The Philharmonia Orchestra’s recordings are numerous. Currently, they record and release their performances on various forms of media. In addition to CDs and digital album releases, they have developed an app for the iPad that has been sold ‘tens of thousands’ of times. The orchestra is also broadcast regularly on BBC Radio 3 and is Classic FM’s ‘Orchestra on Tour’. Many live concerts are released on the Signum Records label. In addition to promising album and app sales, the Philharmonia Orchestra has its own YouTube channel—with approximately 50,000 subscribers.

Recent releases include an album of the Danish composer Carl Nielsen’s works, including the Flute Concerto, Clarinet Concerto and the Aladdin Suite (March 2017). In September 2016, the Philharmonia Orchestra released their second album in the Bela Bartók series, Infernal Dance. In this sequel, The Miraculous Mandarin, Dance Suite and Contrasts are featured.

Recent innovative projects include the virtual reality project, 360 Experience, which was produced with 3D audio and video technology. 360 Experience has been shown at Southbank Centre, the Ravinia Festival in Chicago and the Cheltenham Festival. An extended 15-minute version of the 360 Experience was released earlier in 2017 on the PlayStationVR platform. In September 2017, this extended version will be presented at Festival Hall, free of charge.

Other projects have included RE-RITE (2010, based on Stravinsky’s The Rite of Spring) and Universe of Sound: The Planets (2012). These giant audio-visual walk-through installations were first presented in London before touring both nationally and internationally. In 2014-15, the orchestra presented iOrchestra in South-West England, attracting more than 120,000 people.

In 2016, the Philharmonia Orchestra (in partnership with Southbank Centre) presented The Virtual Orchestra, a free two-week series in the public spaces of Royal Festival Hall. All of their previous installations were present, along with a VR presentation and a ‘high-impact participation programme’ and a special concert.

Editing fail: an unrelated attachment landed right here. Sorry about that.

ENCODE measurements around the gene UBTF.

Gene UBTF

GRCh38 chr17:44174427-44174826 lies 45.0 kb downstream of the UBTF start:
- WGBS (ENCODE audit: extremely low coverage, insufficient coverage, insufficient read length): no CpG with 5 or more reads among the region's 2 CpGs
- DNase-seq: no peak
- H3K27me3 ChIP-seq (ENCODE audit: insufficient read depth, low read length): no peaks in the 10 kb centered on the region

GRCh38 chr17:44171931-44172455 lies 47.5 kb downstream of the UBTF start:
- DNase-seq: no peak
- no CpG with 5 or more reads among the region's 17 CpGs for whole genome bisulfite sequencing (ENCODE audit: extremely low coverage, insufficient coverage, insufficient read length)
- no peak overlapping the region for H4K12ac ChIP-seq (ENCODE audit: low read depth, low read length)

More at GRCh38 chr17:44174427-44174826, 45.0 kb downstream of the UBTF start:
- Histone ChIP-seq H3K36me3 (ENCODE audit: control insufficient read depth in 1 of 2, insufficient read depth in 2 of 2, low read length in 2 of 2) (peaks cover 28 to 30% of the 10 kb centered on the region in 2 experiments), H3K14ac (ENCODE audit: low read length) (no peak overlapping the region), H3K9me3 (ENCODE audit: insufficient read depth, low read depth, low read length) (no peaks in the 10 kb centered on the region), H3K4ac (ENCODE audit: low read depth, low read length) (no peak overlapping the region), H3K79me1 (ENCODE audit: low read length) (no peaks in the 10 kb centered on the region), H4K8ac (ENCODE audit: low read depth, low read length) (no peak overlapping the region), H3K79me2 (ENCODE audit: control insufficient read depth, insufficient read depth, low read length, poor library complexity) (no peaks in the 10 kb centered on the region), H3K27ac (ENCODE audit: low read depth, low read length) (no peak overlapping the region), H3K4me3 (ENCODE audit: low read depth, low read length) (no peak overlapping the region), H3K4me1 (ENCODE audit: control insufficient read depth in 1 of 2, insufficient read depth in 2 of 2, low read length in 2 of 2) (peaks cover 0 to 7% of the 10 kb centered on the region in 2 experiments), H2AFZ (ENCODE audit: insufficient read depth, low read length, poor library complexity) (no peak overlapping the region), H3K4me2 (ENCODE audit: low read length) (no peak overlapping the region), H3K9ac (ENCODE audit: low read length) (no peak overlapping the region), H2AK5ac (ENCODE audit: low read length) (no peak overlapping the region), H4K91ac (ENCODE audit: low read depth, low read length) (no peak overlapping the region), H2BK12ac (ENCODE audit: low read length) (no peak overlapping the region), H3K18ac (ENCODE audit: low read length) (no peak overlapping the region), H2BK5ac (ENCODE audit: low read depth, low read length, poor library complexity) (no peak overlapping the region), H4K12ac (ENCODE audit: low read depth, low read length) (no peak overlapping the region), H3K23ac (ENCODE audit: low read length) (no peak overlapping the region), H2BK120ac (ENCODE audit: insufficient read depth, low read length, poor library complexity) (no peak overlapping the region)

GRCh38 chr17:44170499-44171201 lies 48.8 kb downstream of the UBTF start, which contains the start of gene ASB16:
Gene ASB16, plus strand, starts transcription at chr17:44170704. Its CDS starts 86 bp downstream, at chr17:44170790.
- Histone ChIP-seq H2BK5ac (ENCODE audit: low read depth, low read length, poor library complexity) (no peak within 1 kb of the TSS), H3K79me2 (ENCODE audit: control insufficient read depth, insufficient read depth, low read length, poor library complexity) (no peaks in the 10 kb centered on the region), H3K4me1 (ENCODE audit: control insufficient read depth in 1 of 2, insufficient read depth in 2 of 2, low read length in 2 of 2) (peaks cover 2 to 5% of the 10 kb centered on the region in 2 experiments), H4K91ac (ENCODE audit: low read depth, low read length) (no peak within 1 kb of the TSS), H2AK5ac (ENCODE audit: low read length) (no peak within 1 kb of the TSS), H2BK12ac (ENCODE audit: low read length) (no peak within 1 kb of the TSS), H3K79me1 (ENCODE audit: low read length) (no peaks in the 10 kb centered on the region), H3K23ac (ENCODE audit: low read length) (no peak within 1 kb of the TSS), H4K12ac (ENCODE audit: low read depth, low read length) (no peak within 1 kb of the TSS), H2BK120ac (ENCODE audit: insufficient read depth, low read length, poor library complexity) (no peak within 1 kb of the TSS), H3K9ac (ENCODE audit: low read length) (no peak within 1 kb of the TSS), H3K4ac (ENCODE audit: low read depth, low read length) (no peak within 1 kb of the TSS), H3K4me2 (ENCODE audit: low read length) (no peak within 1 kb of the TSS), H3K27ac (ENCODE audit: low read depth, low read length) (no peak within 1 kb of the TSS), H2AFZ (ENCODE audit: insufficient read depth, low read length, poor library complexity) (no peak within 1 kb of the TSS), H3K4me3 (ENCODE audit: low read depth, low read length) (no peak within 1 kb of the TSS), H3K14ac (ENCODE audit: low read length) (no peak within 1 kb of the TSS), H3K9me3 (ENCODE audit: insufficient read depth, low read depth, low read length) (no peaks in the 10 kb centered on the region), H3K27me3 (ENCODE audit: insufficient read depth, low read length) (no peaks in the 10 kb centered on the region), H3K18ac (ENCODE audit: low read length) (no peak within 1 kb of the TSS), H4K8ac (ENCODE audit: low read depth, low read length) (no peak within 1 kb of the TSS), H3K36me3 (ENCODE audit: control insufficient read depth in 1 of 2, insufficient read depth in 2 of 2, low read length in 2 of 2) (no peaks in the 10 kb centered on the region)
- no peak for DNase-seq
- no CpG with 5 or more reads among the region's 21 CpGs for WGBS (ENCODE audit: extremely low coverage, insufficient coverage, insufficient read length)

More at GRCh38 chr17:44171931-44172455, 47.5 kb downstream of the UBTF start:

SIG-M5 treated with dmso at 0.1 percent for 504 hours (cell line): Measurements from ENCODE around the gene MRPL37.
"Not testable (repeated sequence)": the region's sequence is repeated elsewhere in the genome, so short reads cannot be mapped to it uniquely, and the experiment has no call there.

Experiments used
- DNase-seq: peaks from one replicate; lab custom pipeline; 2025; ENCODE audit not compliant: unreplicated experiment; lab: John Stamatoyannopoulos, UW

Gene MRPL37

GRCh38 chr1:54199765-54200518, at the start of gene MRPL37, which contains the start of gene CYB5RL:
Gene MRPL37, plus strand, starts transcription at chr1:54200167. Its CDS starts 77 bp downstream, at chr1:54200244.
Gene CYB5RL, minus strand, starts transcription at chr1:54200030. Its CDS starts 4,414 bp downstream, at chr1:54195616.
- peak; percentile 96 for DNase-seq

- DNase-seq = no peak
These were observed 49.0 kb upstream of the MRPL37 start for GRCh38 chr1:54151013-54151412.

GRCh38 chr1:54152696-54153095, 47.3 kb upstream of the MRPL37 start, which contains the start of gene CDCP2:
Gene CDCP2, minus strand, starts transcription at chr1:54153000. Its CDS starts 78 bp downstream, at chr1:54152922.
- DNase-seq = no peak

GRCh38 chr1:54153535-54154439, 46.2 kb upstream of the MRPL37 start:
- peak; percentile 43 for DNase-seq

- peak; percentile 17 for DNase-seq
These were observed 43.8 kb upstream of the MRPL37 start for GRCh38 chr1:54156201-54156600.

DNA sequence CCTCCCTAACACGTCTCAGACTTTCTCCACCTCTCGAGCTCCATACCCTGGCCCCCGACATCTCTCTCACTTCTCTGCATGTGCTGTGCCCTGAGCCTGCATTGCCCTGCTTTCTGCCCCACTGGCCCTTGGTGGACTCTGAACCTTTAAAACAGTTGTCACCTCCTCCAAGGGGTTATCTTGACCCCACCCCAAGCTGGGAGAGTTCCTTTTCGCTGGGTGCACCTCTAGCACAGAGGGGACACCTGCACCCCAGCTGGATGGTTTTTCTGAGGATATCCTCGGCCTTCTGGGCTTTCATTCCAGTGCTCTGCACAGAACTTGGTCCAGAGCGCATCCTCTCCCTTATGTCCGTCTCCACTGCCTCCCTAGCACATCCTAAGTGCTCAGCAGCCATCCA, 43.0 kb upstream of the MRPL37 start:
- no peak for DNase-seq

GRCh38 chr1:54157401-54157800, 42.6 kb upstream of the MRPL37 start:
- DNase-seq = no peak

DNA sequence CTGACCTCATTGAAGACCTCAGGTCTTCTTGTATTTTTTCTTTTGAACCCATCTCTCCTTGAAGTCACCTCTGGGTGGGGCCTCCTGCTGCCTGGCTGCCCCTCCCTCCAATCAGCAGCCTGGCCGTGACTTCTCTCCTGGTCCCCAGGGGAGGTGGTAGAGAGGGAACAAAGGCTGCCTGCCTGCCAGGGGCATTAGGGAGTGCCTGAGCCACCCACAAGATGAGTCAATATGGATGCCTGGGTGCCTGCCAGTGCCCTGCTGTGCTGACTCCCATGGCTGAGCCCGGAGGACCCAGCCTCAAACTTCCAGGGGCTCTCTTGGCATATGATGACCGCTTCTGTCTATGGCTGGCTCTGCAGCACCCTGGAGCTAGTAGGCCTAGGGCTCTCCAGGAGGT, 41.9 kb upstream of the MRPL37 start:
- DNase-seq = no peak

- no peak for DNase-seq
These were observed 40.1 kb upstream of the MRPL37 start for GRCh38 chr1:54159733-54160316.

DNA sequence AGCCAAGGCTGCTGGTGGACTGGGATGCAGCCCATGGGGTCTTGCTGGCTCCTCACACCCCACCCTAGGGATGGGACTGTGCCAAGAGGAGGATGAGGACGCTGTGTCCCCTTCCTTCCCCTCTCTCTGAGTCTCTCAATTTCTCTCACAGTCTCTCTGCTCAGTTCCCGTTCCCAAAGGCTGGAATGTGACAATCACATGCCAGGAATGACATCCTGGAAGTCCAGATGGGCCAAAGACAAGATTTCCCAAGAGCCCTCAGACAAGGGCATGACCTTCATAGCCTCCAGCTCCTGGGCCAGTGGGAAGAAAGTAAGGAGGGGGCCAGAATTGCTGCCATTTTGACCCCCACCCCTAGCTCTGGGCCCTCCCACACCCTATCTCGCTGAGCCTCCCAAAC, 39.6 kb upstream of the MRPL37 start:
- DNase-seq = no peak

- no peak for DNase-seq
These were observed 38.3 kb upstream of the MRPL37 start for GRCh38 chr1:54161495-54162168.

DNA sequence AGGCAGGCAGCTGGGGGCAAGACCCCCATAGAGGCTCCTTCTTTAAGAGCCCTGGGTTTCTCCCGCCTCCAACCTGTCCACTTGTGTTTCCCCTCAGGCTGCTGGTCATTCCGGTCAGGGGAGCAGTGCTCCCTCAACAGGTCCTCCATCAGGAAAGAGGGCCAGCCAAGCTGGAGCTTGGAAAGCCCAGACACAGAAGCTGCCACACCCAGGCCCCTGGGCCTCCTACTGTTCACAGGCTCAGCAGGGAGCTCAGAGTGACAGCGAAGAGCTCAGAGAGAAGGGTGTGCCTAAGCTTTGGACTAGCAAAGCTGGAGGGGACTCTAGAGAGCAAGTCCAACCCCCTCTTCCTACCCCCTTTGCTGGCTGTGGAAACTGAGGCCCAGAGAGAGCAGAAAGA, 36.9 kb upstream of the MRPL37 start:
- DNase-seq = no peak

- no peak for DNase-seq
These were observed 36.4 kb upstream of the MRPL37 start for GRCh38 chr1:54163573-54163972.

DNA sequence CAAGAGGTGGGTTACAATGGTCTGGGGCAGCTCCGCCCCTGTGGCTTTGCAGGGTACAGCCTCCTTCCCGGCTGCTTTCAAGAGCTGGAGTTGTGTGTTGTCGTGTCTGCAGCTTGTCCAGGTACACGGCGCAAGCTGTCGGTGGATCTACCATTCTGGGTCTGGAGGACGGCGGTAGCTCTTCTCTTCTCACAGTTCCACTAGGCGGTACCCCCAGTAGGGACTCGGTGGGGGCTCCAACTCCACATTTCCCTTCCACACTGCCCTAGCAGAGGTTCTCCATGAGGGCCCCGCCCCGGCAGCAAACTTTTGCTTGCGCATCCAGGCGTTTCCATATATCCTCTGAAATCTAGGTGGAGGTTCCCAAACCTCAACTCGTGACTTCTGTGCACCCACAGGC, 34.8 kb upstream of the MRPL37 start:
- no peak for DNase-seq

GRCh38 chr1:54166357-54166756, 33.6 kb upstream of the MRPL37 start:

Artist Picture

These cross-platform projects have earned the Philharmonia Orchestra four Royal Philharmonic Society awards. More importantly, these projects have ensured the Philharmonia’s relevance in today’s society.

In partnership with Music Hub partners, the Philharmonia Orchestra gives Key Stage 2 concerts and presents the programme Orchestra Unwrapped. They also have a programme for people suffering from dementia and their caretakers, entitled Hear and Now. Furthermore, their urban-classical project Symphonize has been developed for vulnerable teenagers. Many opportunities for students are available in Leicester, through a major partnership with De Montfort University.

Other programmes include Emerging Artists, which serves to ‘develop the next generation of composers and instrumentalists’. Additionally, the Philharmonia has a Composers’ Academy, which champions three up-and-coming composers per year. Young instrumentalists are supported through the Philharmonia MMSF Instrumental Fellowship Programme, which helps them explore an orchestra career.



Image credit: Keith Saunders, Benjamin Ealovega, Felix Broede, Cassandra Hamilton

Related News